Sports governance - the year in review 2019/20
As with any review of 2019/2020, the unprecedented public health and economic crisis and trauma associated with the Covid-19 pandemic globally must first be acknowledged. While at first instance, the concerns of the industry, business and law of sport seem, and are, small compared to that being suffered in wider society, the impact of the pandemic on sport will be felt for quite some time and particularly in terms of finance, participation and, to a certain extent, upon the governance of sport.
With regard to the immediate impact that the Covid-19 pandemic has had on sport, some analogy can be drawn to what sport encountered in 2008 on the occurrence of the last global financial crisis (GFC). Commenting on that crises, the investor Warren Buffet equated the GFC to the tide going out for many businesses and that when it did go out, and stay out, it was quickly revealed who had been swimming naked all along.
Similarly, Covid-19’s impact on the capacity of sports leagues globally to hold and broadcast their competitions meant that the financial dependency many sports had on such sources of income was starkly revealed. The accompanying impact in terms of sports governance was, at least in the author’s base Australia, that a number of CEOs of leading sports bodies (rugby union and league for example) resigned and the decision-making of such sport’s executive boards came under significant scrutiny.
The correlation between good governance practice in a sport and its capacity to meet the unprecedented challenges presented to sports of all kinds by the pandemic, will be one of the learnings and future reflections for sport. This article is confined to happenings in sports governance over the past year or so and, after a brief note on compliance and monitoring, reviews the 2019/2020 season in sports governance by way of three case studies, namely:
- US Olympic & Paralympic Committee;
- UK Athletics; and
- International Paralympic Committee.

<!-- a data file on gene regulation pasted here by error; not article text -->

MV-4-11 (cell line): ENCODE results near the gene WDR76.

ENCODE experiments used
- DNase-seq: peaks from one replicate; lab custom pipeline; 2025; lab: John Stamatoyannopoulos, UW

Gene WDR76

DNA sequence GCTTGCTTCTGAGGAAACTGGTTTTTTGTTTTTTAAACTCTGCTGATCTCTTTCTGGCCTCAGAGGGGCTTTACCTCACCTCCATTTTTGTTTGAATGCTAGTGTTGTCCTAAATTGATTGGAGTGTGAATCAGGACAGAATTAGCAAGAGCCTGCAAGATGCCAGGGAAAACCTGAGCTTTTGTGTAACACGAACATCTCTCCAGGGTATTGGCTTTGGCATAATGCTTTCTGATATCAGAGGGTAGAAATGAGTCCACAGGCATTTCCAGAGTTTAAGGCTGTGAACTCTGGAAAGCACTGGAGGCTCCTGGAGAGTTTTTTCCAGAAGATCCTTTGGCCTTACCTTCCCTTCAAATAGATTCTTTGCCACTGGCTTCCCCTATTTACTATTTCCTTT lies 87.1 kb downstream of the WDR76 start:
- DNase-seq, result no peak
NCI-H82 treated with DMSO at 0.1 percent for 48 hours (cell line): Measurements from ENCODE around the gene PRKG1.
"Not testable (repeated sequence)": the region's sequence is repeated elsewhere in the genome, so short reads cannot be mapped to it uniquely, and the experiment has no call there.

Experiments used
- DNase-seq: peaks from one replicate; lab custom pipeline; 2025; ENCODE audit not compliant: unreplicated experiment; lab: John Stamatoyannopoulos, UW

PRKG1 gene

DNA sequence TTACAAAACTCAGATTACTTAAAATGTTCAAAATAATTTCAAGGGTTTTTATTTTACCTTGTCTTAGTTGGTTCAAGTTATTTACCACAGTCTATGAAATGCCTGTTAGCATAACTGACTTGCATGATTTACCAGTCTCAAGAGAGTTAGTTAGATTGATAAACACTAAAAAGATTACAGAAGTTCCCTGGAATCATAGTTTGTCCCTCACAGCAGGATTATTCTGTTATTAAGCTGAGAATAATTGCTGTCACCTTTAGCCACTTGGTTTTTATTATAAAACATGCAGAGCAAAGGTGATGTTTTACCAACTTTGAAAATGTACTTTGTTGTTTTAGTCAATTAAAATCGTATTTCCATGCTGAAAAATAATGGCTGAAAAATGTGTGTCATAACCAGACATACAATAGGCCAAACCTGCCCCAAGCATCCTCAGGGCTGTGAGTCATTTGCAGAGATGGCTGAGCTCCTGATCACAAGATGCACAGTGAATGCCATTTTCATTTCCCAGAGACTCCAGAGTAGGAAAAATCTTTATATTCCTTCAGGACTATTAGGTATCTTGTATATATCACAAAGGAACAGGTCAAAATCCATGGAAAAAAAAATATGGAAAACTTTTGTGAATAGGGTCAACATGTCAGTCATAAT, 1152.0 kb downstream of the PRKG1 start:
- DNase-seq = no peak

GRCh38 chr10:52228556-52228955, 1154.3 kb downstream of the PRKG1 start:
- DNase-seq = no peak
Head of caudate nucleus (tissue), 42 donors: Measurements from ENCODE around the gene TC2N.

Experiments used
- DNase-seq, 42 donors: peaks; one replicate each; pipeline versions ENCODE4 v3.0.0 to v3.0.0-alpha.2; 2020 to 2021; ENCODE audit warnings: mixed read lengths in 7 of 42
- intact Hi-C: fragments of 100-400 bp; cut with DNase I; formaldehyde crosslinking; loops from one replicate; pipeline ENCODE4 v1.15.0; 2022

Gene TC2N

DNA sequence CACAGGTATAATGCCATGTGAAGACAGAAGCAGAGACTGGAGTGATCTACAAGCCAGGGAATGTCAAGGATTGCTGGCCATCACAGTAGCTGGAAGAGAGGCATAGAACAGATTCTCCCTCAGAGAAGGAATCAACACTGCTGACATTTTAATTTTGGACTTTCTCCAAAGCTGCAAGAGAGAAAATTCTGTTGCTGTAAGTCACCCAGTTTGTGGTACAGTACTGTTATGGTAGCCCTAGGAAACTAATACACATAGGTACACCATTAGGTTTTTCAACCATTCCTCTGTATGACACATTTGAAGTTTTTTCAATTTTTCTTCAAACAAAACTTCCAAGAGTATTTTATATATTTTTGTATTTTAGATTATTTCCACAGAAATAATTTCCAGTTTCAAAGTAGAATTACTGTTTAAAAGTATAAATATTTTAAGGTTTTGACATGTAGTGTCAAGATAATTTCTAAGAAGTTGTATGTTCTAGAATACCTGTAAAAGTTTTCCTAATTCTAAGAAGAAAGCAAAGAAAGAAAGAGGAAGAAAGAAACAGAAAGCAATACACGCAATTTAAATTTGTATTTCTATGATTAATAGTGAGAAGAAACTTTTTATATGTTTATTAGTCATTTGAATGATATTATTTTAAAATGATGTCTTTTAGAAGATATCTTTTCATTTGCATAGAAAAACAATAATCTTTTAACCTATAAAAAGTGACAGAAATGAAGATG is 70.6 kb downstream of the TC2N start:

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- Tags: Australia | Council of Europe | Covid-19 | England | Governance | International Olympic Committee (IOC) | International Paralympic Committee (IPC) | Northern Ireland | Olympics | Regulation | Sport England | UK Athletics | UK Sport | US Olympic & Paralympic Committee | USA | Wales Scotland
About the Author
Jack Anderson is a Professor of Law at the University of Melbourne where he teaches criminal law, the law of torts and sports law.
Jack has published widely in the area of sports law and including monographs such as The Legality of Boxing (Routledge 2007) and Modern Sports Law (Hart 2010) and edited collections such as Landmark Cases in Sports Law (Asser 2013) and EU Sports Law (Edward Elgar 2018). He was Editor-in-Chief of the International Sports Law Journal based at the International Sports Law Centre at the Asser Institute from 2013 to 2016. He is Honorary Member of the Centre for Sports Law, Sports Policy and Sports Diplomacy, University of Riejeka, Croatia and an external examiner at the University of Malaya.
An accredited workplace mediator and a Chartered Arbitrator, (CArb). Jack is an arbitrator on the international panel for Sport Resolutions UK and World Athletics’ Disciplinary Tribunal. Jack is a member of International Hockey Federation’s Integrity Unit and a founding member of the Asia Racing Federation’s Anti-Illegal Betting Taskforce. In Australia, Jack sits on the disciplinary tribunal of the Football Federation of Victoria and for Basketball Australia. In 2019, Jack was appointed by the Victoria government to the Board of Harness Racing Victoria. He is Vice-President of Gaelic Games Victoria.
From 2016-2019, he was a member of the Court of Arbitration for Sport and appeared on the list of arbitrators of the CAS Ad hoc Division for the UEFA EURO 2016 (European football championships). He was the sole CAS arbitrator at the Commonwealth Games in 2018. In 2019, he was appointed to the International Tennis Federation’s Ethics Commission and was asked by the Australian government to chair the advisory committee to prepare for the establishment of a national sports tribunal. In 2020, he was appointed as a member of the National Sports Tribunal of Australia.